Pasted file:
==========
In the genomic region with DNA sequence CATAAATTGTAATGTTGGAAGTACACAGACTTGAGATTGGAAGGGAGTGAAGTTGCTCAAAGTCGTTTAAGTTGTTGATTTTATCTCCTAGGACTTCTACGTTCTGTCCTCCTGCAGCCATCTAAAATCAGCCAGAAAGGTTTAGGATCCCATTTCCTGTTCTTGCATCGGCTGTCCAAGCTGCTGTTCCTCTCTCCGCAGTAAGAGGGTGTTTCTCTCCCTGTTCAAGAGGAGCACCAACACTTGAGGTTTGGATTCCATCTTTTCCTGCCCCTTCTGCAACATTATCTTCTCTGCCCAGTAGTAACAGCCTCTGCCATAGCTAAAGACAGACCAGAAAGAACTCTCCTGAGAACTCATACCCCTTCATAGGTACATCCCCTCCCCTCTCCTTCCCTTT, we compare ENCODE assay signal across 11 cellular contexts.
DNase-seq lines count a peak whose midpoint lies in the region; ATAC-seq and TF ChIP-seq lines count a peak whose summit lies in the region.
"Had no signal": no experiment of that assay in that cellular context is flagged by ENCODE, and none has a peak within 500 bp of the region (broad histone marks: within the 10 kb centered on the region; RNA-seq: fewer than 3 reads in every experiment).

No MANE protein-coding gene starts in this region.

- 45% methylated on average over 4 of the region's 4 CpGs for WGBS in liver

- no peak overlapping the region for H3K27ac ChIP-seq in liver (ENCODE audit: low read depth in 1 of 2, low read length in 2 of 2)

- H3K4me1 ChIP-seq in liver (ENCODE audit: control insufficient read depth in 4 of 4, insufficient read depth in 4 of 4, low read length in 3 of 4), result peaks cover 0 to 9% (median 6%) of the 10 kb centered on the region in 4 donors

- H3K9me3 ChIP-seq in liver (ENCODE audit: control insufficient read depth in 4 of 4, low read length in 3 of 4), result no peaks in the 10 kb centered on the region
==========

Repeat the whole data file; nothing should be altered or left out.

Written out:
In the genomic region with DNA sequence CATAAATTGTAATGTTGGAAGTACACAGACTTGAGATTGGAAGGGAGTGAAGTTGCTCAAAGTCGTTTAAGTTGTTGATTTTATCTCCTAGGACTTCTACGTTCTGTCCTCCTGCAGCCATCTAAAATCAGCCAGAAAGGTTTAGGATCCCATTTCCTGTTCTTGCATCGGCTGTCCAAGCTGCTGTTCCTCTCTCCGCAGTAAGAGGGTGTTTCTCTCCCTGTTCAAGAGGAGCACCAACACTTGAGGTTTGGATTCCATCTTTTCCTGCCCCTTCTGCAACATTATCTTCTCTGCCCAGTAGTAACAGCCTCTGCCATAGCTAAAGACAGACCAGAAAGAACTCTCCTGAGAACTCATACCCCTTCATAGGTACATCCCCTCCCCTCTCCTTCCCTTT, we compare ENCODE assay signal across 11 cellular contexts.
DNase-seq lines count a peak whose midpoint lies in the region; ATAC-seq and TF ChIP-seq lines count a peak whose summit lies in the region.
"Had no signal": no experiment of that assay in that cellular context is flagged by ENCODE, and none has a peak within 500 bp of the region (broad histone marks: within the 10 kb centered on the region; RNA-seq: fewer than 3 reads in every experiment).

No MANE protein-coding gene starts in this region.

- 45% methylated on average over 4 of the region's 4 CpGs for WGBS in liver

- no peak overlapping the region for H3K27ac ChIP-seq in liver (ENCODE audit: low read depth in 1 of 2, low read length in 2 of 2)

- H3K4me1 ChIP-seq in liver (ENCODE audit: control insufficient read depth in 4 of 4, insufficient read depth in 4 of 4, low read length in 3 of 4), result peaks cover 0 to 9% (median 6%) of the 10 kb centered on the region in 4 donors

- H3K9me3 ChIP-seq in liver (ENCODE audit: control insufficient read depth in 4 of 4, low read length in 3 of 4), result no peaks in the 10 kb centered on the region